Authenticity in Classroom Presentations

Bored AudienceNina’s recent post about students’ tendency to default to infopedia-style presentations reminded me of my own horrible experiences with students incoherently regurgitating information. It occurred to me that many of us — because of the nature of our academic experiences — incorrectly regard writing and presentation design as unrelated processes. They both are forms of communication, so why not apply the principles of one to the other?

I’ve written previously about how a good writing assignment clearly specifies the role of the author, the audience for whom the author is writing, and the format that the author is supposed to follow. We can construct guidelines for student presentations the same way:

  • What role are you performing when giving this presentation? What’s the presentation’s purpose?
  • To whom will you be delivering this presentation?
  • What is the format with which you will deliver the presentation?

If your instructions for presentations allow a class to answer the above questions with “student, other students, data dump,” then that’s what you’re going to get.

I find it easiest to grade format, so I assess that first. Student teams upload files of their presentations before they deliver them, and I grade the files using this rubric:

Presentation Rubric

After my feedback via the rubric, teams have time to improve format if they wish before delivering the presentations in class.

The audience for the presentations is the rest of the class, not me, so I use peer evaluation. Teams compete and whichever team students select as the best earns points. For a sense of how these competitions have evolved over time, check out my posts here, here, here, and here, and there’s also Amanda’s and Simon’s big-picture posts on the subject. Or just click on the Presentations category in the right-hand sidebar column on your screen.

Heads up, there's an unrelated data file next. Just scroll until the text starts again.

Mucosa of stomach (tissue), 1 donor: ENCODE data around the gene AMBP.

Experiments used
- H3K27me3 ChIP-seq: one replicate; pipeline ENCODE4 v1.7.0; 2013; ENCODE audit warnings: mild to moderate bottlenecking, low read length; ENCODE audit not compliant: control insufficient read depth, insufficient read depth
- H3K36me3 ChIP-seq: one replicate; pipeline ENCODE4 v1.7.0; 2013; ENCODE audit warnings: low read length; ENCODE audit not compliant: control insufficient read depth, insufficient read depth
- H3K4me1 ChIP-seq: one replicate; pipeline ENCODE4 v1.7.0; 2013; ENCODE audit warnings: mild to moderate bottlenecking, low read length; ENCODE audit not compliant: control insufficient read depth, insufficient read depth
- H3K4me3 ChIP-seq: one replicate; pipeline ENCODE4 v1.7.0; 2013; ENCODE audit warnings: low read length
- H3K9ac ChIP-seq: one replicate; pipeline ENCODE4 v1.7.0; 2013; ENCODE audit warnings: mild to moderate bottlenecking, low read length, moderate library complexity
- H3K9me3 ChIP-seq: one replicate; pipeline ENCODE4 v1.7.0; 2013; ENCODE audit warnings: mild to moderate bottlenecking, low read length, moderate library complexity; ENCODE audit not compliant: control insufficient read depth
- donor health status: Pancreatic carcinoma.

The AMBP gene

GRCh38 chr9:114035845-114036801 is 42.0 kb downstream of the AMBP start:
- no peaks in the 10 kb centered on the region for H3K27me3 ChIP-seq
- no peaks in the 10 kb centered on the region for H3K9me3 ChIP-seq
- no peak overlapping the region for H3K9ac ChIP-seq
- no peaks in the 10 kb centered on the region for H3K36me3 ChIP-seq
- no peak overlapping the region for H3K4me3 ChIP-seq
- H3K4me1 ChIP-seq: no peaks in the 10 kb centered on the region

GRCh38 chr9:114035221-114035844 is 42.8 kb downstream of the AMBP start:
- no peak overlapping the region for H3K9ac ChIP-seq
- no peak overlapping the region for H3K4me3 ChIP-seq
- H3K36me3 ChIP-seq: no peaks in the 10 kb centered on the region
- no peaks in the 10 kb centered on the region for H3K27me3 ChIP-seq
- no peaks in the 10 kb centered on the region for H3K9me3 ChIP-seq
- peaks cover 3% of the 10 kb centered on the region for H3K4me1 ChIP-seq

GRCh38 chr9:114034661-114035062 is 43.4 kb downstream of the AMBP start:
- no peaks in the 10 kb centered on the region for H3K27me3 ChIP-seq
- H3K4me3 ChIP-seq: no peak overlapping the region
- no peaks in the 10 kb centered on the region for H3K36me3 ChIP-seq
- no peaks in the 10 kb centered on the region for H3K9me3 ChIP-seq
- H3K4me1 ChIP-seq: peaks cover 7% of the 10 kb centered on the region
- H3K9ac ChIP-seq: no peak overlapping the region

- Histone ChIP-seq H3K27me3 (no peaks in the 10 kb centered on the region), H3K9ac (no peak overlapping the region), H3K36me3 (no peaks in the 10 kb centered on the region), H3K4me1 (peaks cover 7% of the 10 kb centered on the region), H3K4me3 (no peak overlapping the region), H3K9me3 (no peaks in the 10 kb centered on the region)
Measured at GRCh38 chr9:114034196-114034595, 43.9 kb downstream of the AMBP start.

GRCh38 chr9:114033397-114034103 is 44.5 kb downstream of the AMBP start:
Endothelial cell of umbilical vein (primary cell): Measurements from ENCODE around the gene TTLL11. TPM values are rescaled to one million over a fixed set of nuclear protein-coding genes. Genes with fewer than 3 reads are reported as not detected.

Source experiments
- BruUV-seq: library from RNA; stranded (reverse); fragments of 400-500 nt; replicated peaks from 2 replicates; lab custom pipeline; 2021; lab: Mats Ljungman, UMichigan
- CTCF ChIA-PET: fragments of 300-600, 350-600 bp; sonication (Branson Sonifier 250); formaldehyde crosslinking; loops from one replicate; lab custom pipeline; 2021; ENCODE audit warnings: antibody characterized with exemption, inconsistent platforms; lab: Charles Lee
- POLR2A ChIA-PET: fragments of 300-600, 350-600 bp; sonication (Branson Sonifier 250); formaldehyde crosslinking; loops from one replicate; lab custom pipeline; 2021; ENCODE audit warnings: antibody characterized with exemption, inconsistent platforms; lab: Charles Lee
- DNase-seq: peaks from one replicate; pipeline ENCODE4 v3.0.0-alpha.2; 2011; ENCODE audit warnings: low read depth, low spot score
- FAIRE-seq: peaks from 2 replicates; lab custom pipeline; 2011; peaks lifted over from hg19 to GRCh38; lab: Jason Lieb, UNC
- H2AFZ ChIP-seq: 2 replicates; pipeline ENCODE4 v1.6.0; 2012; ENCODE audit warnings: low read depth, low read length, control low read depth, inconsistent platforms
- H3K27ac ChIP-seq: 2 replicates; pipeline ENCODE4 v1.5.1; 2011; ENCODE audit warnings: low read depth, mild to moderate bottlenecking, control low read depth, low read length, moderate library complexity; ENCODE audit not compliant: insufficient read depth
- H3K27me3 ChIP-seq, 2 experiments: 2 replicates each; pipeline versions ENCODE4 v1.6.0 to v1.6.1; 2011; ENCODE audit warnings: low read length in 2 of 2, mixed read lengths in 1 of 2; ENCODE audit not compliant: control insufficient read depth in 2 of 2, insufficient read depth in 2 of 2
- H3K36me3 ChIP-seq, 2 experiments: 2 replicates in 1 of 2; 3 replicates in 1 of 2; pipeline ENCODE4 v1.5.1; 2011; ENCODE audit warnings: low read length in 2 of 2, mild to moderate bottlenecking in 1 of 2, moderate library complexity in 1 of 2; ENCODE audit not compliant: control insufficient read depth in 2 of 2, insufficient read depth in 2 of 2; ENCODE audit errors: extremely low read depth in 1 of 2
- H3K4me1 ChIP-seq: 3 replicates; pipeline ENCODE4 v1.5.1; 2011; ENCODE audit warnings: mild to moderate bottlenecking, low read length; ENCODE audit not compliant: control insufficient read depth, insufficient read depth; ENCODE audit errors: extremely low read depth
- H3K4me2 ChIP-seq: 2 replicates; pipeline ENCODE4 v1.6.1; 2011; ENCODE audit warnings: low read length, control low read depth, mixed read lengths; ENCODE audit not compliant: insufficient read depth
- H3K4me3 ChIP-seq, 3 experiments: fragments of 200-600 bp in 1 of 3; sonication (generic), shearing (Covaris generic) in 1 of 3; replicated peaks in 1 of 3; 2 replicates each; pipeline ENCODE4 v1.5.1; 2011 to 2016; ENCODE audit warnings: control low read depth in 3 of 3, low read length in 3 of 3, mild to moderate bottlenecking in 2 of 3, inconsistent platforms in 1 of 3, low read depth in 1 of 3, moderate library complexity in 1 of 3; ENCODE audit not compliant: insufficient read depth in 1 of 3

As for role, I’ll be the first to admit that it can be very difficult getting students to step outside of themselves and take on the identities of government officials, corporate executives, or journalists. But providing clear expectations about audience and format goes a long way toward helping students achieve this third goal.

One Reply to “Authenticity in Classroom Presentations”

  1. The biggest problem with presentations is the software usually use for them: Powerpoint.

    Use of PPT should be discouraged at every instance and in every class. Here’s why:

    Yes. PPT is evil. It actively makes people do really bad presentations where they don’t think about what they are doing.

    I have a standard rule for my classes. If you do a presentation – no matter what the app – you are restricted to the graphs, tables, and causal diagrams you use in the paper that backs it up. The usual format is: title, basic model, hypotheses, presentation of results, your conclusions. You present 1, 2, and 3; you talk about 4. Then you ask for questions and they had better be good ones for the stiffs in the audience. (They get graded too, of course.)

    This makes for short, pungent presentations that get to the point and focus on the results. Let’s all aim for that, shall we?

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